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Well-Behaved Students Are Oft Overlooked, But Deserve As Much Recognition As More-Demanding Peers

As teachers it's easy to ignore the pupils who give us the least grief, on the basis that they’ll just keep doing what they’re doing anyway.

  • Well-Behaved Students Are Oft Overlooked, But Deserve As Much Recognition As More-Demanding Peers

In every class that I’ve ever taught, there has been a group of children that I like to think of as the ‘always children’.

I’m sure you have them in your class as well. These are the students who always behave well and work hard; who always do their best and are willing to take a back seat when someone else needs your attention.

They always put their hands up when you ask a question and tidy away the resources in exactly the way you had asked. No one cajoles them into being good, it is simply part of who they are.

While most teachers would agree that a class of children who always behaved and did their best would be completely wonderful, think for a moment about the messages that we send through the way that we treat these pupils. We tend to give lots of attention to those children who are most challenging, especially when they finally do what we want. We often overlook pupils who give us the least grief, on the basis that they’ll just keep doing what they’re doing anyway.

My daughter came home from school recently with a puzzled look on her face. “Mummy?” she asked me, with the kind of tone that lets you know that an awkward question is coming. “Why is it that some children seem to get a lot more rewards than me, even though they are much more difficult for the teachers?”.

It took me a while to think this one through, and to come up with an answer that she might accept as logical. “Well,” I said eventually, “it’s because we can see that some children are motivated by the pure joy of learning, whereas other children need us to give them more of an incentive to understand how exciting learning can be.” She considered this answer for a few moments, and then she looked me in the eyes and pinned me with an undeniable truth: “But mummy, that’s not fair.”

We got into a long talk about how some children don’t have the advantages in their home lives that she does, and how teachers might have to treat some children with more flexibility, to make for a more equitable classroom. But her question kept nagging away at the back of my mind, reminding me of how easy it is to forget about the ‘always children’, and how our forgetting them might make these children feel.

One great way to ensure that you recognise your ‘always children’ is to keep a tally of how many rewards you give out and to whom. You might be surprised when you do this to find out how uneven our use of praise and attention can inadvertently be.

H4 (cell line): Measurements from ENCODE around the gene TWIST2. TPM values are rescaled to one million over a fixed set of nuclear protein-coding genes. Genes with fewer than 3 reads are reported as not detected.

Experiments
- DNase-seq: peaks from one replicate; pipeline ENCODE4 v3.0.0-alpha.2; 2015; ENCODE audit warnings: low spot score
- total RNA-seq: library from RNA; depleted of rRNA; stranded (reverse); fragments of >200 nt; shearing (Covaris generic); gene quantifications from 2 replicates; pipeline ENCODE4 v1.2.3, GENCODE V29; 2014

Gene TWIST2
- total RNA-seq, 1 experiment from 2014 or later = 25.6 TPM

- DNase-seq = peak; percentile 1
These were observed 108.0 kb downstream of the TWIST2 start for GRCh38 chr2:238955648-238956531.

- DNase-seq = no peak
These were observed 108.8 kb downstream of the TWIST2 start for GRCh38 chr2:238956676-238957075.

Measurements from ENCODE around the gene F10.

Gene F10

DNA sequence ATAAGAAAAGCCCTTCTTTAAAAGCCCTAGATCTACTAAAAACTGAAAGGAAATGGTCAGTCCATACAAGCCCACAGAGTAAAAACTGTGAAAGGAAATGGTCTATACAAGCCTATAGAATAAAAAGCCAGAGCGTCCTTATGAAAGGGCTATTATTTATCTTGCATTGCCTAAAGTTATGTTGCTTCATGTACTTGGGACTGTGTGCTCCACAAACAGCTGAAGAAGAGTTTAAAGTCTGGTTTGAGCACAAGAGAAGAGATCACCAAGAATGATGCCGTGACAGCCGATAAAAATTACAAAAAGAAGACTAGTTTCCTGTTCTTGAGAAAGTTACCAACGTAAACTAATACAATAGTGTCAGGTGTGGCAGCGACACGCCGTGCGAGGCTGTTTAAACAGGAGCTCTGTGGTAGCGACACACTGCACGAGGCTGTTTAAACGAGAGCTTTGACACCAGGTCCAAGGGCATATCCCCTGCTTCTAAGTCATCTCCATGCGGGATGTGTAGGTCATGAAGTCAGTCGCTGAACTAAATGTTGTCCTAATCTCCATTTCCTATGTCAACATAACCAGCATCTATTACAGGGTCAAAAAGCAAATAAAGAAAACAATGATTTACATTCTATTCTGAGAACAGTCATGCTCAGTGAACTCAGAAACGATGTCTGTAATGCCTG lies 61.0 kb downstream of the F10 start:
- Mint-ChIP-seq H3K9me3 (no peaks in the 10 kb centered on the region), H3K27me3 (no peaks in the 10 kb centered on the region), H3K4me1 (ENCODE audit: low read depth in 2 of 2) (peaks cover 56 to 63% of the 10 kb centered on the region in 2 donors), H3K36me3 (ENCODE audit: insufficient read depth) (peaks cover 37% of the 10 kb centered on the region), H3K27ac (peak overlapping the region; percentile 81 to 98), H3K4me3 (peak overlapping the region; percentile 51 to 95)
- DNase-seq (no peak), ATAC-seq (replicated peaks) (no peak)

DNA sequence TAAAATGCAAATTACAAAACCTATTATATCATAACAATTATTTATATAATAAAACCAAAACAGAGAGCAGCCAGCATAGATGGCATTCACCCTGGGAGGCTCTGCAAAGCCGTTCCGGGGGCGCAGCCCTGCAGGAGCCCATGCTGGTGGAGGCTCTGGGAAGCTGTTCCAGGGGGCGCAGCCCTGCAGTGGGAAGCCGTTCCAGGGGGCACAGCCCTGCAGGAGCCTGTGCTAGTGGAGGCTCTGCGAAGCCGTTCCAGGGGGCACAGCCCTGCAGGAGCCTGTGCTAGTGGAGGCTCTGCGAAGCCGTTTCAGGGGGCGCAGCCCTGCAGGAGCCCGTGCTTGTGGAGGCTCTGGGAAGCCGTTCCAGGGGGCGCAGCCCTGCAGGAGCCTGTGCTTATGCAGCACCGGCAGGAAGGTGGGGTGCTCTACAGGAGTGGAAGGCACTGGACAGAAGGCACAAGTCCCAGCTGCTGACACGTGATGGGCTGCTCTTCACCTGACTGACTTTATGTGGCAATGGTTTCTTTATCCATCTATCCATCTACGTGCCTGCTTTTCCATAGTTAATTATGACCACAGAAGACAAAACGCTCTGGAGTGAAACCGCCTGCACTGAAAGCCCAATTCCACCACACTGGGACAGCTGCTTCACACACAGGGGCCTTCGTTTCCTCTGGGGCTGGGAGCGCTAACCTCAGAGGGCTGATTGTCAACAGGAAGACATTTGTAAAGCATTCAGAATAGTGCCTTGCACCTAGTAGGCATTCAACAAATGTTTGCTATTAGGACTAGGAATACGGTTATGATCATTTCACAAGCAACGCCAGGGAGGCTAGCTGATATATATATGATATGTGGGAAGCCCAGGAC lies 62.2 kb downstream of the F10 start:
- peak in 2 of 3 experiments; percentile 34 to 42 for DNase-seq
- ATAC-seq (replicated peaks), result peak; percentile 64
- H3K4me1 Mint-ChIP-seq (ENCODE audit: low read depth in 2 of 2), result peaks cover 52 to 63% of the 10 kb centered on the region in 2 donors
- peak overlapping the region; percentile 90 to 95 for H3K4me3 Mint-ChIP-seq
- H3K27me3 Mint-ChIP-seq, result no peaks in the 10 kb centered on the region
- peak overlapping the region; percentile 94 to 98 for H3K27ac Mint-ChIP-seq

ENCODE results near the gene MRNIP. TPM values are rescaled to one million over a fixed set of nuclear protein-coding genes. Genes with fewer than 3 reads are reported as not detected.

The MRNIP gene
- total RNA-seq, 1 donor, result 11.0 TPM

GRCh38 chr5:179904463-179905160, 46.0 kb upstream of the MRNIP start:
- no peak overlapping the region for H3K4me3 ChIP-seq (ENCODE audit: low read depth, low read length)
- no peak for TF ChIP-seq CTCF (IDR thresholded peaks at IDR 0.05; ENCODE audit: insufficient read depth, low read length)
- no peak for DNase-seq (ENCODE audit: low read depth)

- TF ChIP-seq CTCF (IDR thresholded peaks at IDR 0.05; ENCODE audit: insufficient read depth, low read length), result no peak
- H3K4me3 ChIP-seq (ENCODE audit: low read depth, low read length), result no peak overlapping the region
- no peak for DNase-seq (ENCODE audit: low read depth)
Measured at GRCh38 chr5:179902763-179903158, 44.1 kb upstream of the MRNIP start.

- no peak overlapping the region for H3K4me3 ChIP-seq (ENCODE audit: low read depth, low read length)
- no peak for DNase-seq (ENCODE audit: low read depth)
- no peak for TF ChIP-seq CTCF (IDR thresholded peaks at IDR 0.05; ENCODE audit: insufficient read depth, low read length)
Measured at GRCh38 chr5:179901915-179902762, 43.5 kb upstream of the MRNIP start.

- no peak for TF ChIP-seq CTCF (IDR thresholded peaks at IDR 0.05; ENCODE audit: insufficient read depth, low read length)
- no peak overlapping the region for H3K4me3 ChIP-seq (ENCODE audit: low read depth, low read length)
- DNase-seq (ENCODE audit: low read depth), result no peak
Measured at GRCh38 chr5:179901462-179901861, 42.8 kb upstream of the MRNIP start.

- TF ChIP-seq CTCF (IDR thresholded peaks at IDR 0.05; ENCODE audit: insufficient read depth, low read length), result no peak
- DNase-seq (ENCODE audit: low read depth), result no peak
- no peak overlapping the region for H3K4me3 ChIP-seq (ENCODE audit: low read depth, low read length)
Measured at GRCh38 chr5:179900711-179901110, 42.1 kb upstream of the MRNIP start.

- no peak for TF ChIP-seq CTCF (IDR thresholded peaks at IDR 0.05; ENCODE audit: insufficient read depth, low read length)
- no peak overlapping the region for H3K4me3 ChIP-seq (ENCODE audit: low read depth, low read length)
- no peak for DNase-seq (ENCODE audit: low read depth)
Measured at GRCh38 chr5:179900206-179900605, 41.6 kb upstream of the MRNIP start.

Try not to assume that children don’t want their efforts to be recognised just because they seem to find it easier than their peers to behave well or do good work. Consider the kind of things that you reward children for – include social and emotional successes, as well as academic ones. As a parent, I am much prouder of the certificate that my child got for helping her class mates than any she has got for academic attainment.

Another good tip is to make yourself a whole class set of rewards and then set yourself a target to hand out the full set, over the course of the year. This works well with praise postcards, where you (or the children) can fill out the names and addresses in September, and then you can work your way through the pile until all the postcards have gone.

Consider too what kind of rewards your ‘always children’ might appreciate – the chance to show their work to the head or to tidy up the equipment in the shed can be just as highly prized as a shower of house points or a mention in assembly.

Perhaps one of the best rewards that I have seen was a badge given out to one child every Friday, to acknowledge those who had gone above and beyond. On the badge was inscribed a simple yet powerful prompt: ‘Ask me what I’ve done’.

As the children walked around their school each Friday, with their badges proudly on display, all the adults were primed to ask them, “Ooh, what have you done?”. I like to imagine the confusion on my daughter’s face, on being asked this question. And her answer? “Well to be honest, I’m not really sure. I’ve just kept on being me.”

Sue Cowley is an educational author and helps to run an ‘outstanding’ preschool.

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